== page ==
The resulting suffering led many ordinary Nigerians to turn to crime just to survive, as well as bribery and smuggling activity that only worsened an already dire situation.
Western forces were not helpful either, imposing harsh austerity measures such as trade deregulation, with theStructural Adjustment Program causing further strain on inflation and reducing access to basic needs like healthcare and education.
Yet these hardships also led to a strengthening of civil society organizations who stepped in to fill gaps left by government inaction, leading to a collective push for lasting change through peaceful protest and demonstrations that eventually paid off in 1997 with a new two-year transitional period culminating in 1999 — when democracy returned to Nigeria in full force with the election of Olusegun Obasanjo as President.
Hope Peers Through the Illusion of Stability: The 2007 Nigerian Elections
For the first time in post-colonial Nigerian history, the 2007 elections saw a peaceful transfer of power from one civilian to another.
Olusegun Obasanjo had reached his constitutional two-term limit and Alhaji Umaru Yar’Adua was elected as president.
This transition of power bode well for the country’s stability and signaled that Nigeria may be on its way towards becoming a stable and democratic nation.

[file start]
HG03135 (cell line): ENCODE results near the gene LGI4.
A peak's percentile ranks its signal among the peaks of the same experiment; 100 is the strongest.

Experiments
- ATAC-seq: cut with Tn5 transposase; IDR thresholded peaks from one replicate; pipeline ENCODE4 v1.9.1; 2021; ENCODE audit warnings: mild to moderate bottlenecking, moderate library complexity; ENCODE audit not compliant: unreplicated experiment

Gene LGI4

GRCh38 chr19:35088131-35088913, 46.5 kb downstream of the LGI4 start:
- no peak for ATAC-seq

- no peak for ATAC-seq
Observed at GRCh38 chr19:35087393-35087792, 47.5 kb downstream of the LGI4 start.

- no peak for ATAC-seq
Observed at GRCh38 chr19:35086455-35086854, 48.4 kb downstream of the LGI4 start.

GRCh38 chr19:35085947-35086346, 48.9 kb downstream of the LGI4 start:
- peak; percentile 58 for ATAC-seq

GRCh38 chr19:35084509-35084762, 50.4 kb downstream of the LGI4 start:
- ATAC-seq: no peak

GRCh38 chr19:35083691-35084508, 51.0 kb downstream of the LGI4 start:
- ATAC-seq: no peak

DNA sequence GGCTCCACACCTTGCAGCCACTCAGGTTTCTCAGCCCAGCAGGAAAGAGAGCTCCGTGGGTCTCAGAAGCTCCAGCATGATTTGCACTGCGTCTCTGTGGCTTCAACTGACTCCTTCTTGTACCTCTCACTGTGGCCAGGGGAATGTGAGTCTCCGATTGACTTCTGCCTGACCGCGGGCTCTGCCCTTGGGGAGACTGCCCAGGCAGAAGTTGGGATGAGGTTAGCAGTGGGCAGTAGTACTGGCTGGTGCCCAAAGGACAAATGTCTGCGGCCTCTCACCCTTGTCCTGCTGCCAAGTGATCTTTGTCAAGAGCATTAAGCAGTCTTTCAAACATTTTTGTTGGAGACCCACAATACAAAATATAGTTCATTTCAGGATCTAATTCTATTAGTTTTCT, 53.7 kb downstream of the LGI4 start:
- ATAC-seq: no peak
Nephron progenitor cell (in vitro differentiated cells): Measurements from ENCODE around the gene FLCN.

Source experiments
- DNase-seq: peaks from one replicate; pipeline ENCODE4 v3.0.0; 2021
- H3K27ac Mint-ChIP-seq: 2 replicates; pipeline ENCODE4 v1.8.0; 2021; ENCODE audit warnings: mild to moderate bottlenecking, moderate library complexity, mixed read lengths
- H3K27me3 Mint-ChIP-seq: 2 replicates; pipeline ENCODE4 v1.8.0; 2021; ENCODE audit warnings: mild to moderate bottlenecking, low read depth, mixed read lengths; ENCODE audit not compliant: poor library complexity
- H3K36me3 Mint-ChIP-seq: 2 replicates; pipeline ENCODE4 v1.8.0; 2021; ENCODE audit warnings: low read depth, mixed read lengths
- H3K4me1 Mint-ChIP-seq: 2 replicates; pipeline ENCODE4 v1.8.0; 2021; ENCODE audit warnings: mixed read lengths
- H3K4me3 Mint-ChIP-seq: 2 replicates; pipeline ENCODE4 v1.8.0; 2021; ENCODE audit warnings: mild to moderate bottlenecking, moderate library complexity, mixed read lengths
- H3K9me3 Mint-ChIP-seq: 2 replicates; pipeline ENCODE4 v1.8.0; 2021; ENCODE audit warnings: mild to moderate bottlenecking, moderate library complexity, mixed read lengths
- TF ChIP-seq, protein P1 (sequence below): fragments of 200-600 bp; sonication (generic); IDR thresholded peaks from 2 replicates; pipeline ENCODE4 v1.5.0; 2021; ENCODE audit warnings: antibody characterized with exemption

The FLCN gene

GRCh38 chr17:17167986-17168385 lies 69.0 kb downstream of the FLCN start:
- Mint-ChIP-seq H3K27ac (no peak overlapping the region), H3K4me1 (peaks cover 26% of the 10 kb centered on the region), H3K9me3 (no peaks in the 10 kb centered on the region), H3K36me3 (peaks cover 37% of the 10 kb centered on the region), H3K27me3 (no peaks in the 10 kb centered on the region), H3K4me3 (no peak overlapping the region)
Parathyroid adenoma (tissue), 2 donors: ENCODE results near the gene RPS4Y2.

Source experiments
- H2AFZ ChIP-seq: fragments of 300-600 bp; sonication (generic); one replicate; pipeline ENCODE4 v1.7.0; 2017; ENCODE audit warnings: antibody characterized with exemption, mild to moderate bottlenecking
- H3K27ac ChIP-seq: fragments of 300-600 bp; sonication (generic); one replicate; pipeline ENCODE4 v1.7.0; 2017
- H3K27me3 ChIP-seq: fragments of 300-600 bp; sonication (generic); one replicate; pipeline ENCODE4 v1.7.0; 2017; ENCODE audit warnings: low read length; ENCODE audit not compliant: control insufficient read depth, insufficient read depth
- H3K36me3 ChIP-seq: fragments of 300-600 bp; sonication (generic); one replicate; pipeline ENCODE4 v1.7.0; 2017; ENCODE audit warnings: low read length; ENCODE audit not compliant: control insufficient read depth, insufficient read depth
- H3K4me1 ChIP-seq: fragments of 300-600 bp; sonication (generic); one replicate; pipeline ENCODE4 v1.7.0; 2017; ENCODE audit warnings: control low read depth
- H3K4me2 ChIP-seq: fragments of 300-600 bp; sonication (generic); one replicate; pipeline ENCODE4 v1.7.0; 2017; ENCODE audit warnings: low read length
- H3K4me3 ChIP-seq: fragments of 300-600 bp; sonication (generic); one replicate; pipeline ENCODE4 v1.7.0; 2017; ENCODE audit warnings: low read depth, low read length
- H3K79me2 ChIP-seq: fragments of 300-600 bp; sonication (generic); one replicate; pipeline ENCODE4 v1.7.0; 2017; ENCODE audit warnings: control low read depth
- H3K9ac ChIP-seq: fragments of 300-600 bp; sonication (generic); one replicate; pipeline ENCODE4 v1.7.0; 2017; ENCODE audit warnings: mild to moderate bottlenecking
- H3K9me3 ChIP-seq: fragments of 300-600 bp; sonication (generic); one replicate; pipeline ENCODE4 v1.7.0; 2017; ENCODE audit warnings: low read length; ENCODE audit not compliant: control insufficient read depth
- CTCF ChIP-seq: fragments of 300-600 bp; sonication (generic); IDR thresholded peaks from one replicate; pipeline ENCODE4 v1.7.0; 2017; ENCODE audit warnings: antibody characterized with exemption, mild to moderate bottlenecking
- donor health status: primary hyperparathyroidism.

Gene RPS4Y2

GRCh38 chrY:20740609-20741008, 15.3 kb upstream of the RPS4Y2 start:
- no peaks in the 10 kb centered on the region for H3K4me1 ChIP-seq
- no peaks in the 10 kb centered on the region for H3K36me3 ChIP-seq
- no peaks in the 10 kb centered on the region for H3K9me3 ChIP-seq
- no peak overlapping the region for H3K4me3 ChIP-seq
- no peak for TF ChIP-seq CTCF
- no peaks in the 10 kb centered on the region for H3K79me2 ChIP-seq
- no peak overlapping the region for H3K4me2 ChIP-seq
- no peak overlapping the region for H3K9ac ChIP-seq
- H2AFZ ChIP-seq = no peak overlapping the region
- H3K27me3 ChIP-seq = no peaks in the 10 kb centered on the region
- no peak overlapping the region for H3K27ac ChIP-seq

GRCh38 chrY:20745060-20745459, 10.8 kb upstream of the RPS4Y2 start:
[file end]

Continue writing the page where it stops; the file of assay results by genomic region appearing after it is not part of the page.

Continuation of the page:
Just prior to the election, Nigerian officials had conducted an effective anticorruption purge, leading to many powerful politicians being charged with crimes against the state; however, the election itself was marred by vote-rigging and other irregularities.
Despite this, many Nigerians were hopeful that if oil wealth was distributed more evenly and less corruptly, it would lift citizens out of poverty.
Unfortunately, as of 2008 when A History of Nigeria by Richard Dowden and Asma Zubairi was published, not much had changed for ordinary Nigerians.
The Christian-Muslim divide between Nigeria’s north and south is still a cause of deep division in the country as well as extreme poverty despite its vast oil resources.
Yet there is still hope that Nigeria can eventually realize its potential.
The fact that power was peacefully transferred from one civilian to another signifies progress towards long-term stability in the country – although much more needs to be done regarding poverty reduction, education improvements, health care availability, infrastructure developments and fighting corruption.
The A History of Nigeria book offers a comprehensive look at the history of this fascinating nation.
It covers topics ranging from pre-colonial societies to the effects of British colonialism and its transition to independence in 1960.
It highlights the many ethnic divisions that plagued much of Nigeria’s post-independence history, contributing to political strife, military coups and poverty.
Ultimately, though, it also offers a hopeful outlook on the future, showing how the nation has made progress in recent years through successful transitions to democratic government and increased opportunities for economic development.
With all this information gathered together in one place, A History of Nigeria provides readers with an invaluable overview of the nation’s past and present.